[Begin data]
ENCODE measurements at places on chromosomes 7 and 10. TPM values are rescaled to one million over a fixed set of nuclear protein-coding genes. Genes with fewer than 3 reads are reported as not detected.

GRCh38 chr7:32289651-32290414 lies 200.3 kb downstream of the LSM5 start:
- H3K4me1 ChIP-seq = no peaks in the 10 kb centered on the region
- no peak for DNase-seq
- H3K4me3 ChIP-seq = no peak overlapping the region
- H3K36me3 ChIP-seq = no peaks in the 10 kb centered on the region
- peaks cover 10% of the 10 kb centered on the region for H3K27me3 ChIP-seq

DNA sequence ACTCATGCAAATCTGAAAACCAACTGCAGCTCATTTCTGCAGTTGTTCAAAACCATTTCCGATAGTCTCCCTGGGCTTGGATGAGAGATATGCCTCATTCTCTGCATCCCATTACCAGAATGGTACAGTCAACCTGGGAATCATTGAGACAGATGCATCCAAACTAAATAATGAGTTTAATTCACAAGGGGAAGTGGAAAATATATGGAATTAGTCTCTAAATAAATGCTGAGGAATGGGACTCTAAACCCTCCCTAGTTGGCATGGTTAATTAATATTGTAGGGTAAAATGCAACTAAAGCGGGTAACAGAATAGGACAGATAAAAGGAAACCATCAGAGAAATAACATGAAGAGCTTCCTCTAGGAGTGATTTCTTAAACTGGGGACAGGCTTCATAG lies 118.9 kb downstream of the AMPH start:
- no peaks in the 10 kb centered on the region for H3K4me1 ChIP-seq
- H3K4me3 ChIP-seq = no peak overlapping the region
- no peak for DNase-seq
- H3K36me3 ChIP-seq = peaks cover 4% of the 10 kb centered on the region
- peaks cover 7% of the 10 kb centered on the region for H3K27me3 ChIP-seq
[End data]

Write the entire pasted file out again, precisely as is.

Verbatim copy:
ENCODE measurements at places on chromosomes 7 and 10. TPM values are rescaled to one million over a fixed set of nuclear protein-coding genes. Genes with fewer than 3 reads are reported as not detected.

GRCh38 chr7:32289651-32290414 lies 200.3 kb downstream of the LSM5 start:
- H3K4me1 ChIP-seq = no peaks in the 10 kb centered on the region
- no peak for DNase-seq
- H3K4me3 ChIP-seq = no peak overlapping the region
- H3K36me3 ChIP-seq = no peaks in the 10 kb centered on the region
- peaks cover 10% of the 10 kb centered on the region for H3K27me3 ChIP-seq

DNA sequence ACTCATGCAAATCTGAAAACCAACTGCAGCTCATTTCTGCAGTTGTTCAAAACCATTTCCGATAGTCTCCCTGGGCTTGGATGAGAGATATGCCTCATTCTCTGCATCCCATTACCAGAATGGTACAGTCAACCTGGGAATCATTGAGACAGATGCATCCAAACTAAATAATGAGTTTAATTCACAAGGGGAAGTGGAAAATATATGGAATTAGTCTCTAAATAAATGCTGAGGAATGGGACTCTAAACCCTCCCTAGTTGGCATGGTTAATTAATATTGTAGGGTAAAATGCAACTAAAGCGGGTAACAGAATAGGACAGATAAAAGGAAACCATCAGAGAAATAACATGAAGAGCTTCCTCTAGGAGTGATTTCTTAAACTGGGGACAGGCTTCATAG lies 118.9 kb downstream of the AMPH start:
- no peaks in the 10 kb centered on the region for H3K4me1 ChIP-seq
- H3K4me3 ChIP-seq = no peak overlapping the region
- no peak for DNase-seq
- H3K36me3 ChIP-seq = peaks cover 4% of the 10 kb centered on the region
- peaks cover 7% of the 10 kb centered on the region for H3K27me3 ChIP-seq